Domestic violence scheme for Masterton

By Alisa Yong alisa.yong@age.co.nz -
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Judges will get a report on family violence bail applications, previous police family violence call-outs, police safety orders, protection orders and bail history under the new scheme.  PHOTO/FILE
Judges will get a report on family violence bail applications, previous police family violence call-outs, police safety orders, protection orders and bail history under the new scheme. PHOTO/FILE

A PILOT scheme to give judges more information when granting bail in domestic violence cases is being welcomed by agencies dealing with family violence in Wairarapa.

Under the pilot, judges will receive a summary report for every family violence bail application, including previous family violence call-outs to police, police safety orders, protection orders and bail history of the applicant.

From this month, Masterton, Wellington, Hutt Valley, Whangarei, Kaikohe and Kaitaia district courts will begin a six-month trial of the scheme, which has been running in Porirua and Christchurch since last year.

Wairarapa Women's Refuge manager Lyn Buckley said she hoped the pilot would make it harder for offenders to get bail or be bailed to their home.

"It's a good thing because quite often they are sent home and they shouldn't be, and they put people at more risk.

"You wouldn't think it would happen but it does."

Stopping Violence Services Wairarapa manager Jeremy Logan said he supported anything that helped judges make an informed decision.

"Often what happens is that we tend to be looking at the incident in court as one incident, and the judge is not able to see that there are many other occurrences, which paints a picture of concern.

"This will give the judge a better and bigger picture to support their decision-making.

"It's one positive step that can be taken. It's not going to fix everything but it is one step in the right direction."

Violence Free Network co-ordinator Gerry Brooking said the information would be useful as offenders often came to the attention of police several times before being charged.

"As much information as the judge can have in deciding bail applications gives the judge a better picture of the offending or the chances of not appearing or breaching bail."

But lawyer Jock Blathwayt said alleged offenders should be allowed to check the information being presented to the judge.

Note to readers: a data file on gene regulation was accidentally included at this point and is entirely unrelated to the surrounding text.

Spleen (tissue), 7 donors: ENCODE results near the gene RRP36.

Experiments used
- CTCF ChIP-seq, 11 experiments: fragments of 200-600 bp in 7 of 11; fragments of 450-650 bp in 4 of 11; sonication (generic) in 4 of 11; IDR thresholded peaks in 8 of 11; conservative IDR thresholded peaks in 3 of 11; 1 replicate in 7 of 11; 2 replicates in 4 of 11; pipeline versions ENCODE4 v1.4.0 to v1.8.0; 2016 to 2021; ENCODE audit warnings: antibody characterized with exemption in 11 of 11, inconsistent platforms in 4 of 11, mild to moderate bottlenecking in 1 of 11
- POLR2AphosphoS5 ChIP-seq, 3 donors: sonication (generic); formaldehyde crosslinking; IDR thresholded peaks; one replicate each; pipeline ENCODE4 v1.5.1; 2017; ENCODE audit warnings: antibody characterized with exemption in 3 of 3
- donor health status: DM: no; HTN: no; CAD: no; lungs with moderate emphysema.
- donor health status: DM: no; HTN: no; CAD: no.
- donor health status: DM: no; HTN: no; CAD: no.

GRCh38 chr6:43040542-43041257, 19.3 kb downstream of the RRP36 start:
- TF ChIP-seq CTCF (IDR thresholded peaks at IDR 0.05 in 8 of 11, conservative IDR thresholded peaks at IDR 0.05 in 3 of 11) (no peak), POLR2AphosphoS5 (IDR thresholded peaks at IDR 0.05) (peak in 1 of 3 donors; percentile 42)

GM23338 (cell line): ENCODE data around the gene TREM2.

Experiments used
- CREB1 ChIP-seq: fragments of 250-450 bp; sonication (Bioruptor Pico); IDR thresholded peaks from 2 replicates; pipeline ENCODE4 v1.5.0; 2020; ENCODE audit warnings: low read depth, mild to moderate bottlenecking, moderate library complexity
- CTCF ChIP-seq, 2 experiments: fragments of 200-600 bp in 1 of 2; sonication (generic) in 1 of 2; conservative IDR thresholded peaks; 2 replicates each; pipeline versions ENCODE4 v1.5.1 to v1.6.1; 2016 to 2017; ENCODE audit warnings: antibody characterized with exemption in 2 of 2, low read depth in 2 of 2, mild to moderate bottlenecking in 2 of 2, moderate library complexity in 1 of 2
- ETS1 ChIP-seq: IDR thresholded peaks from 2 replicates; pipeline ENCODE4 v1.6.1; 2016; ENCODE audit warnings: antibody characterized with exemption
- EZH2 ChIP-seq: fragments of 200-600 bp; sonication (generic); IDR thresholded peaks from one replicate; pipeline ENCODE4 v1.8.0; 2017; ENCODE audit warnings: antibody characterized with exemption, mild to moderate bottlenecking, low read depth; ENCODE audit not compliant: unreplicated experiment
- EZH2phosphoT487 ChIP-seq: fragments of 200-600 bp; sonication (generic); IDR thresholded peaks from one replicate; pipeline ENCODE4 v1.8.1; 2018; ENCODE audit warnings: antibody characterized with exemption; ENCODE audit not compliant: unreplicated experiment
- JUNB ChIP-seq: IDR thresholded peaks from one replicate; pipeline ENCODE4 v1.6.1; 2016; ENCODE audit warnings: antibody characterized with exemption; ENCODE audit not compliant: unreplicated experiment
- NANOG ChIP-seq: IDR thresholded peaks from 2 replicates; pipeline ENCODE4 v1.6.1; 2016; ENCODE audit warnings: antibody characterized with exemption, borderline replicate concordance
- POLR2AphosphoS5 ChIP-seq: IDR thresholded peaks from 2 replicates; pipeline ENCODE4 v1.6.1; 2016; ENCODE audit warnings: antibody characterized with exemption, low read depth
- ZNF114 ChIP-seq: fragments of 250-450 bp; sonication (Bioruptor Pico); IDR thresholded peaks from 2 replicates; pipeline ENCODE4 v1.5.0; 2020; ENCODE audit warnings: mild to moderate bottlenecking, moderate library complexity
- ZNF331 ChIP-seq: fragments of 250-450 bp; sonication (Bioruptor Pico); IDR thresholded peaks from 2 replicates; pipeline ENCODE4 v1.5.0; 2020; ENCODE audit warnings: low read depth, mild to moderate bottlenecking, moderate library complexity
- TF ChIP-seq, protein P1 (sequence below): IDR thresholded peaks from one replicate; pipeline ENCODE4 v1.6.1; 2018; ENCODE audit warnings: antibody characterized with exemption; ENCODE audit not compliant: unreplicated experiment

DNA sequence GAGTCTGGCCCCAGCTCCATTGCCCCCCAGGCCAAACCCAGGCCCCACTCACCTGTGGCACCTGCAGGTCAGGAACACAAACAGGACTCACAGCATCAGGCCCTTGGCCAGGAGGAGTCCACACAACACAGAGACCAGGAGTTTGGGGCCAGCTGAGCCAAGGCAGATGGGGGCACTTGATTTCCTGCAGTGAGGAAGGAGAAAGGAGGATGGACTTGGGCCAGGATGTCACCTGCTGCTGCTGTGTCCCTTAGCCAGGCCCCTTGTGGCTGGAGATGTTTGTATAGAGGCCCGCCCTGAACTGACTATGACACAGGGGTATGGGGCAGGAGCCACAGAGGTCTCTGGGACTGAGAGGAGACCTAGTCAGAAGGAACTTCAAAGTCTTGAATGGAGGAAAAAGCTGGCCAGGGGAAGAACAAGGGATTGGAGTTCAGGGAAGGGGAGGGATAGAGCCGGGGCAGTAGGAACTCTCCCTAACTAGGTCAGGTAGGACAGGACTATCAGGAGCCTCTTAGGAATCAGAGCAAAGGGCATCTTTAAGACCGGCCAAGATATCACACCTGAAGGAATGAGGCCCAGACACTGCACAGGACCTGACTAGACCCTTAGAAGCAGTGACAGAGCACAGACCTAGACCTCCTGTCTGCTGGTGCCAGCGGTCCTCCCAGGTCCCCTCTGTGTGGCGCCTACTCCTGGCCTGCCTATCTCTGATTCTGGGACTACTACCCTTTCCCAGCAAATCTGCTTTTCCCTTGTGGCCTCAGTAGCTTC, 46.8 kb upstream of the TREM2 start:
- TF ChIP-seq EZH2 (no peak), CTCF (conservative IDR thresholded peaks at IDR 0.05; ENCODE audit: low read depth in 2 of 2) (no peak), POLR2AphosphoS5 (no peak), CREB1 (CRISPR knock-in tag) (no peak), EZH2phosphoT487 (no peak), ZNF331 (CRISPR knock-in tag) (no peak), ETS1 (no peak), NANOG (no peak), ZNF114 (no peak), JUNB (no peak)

"From the client's point of view, it brings into play what might ultimately be gossip," said Mr Blathwayt.

"I think it is a bad thing unless the client has the ability to check in advance the information that is in the reports.

"In my view, it will in general make it more difficult for a person to get bail."

Lawyer James Elliott said he welcomed the availability of more information, as long as it was accurate.

"It's a more holistic approach, just attempting to gather all that information so that judges can make a more balanced decision on bail, and it recognises that the safety of the victim, even if it's an alleged victim, will be paramount," he said.

"The reservation we have is the accuracy of the information -- that will be tested as it rolls out."

Minister of Corrections and Police Judith Collins said the additional information had been requested by the judiciary.

"Family violence is a complex crime and it is vital that judges and registrars are provided with timely and complete information when making bail decisions in order to assess the cumulative pattern of harm in each case," Ms Collins said.

"Almost half of all serious assaults and homicides in New Zealand are related to family violence and it is imperative that we do all we can to keep victims safe.

"Extending the pilot will provide more information so we can make sure the process works as well as possible, and understand how it affects workloads and remand prisoner numbers."

In the Masterton District Court last year there were a total of 138 convicted charges for offences specific to family violence, up from 126 in 2014.

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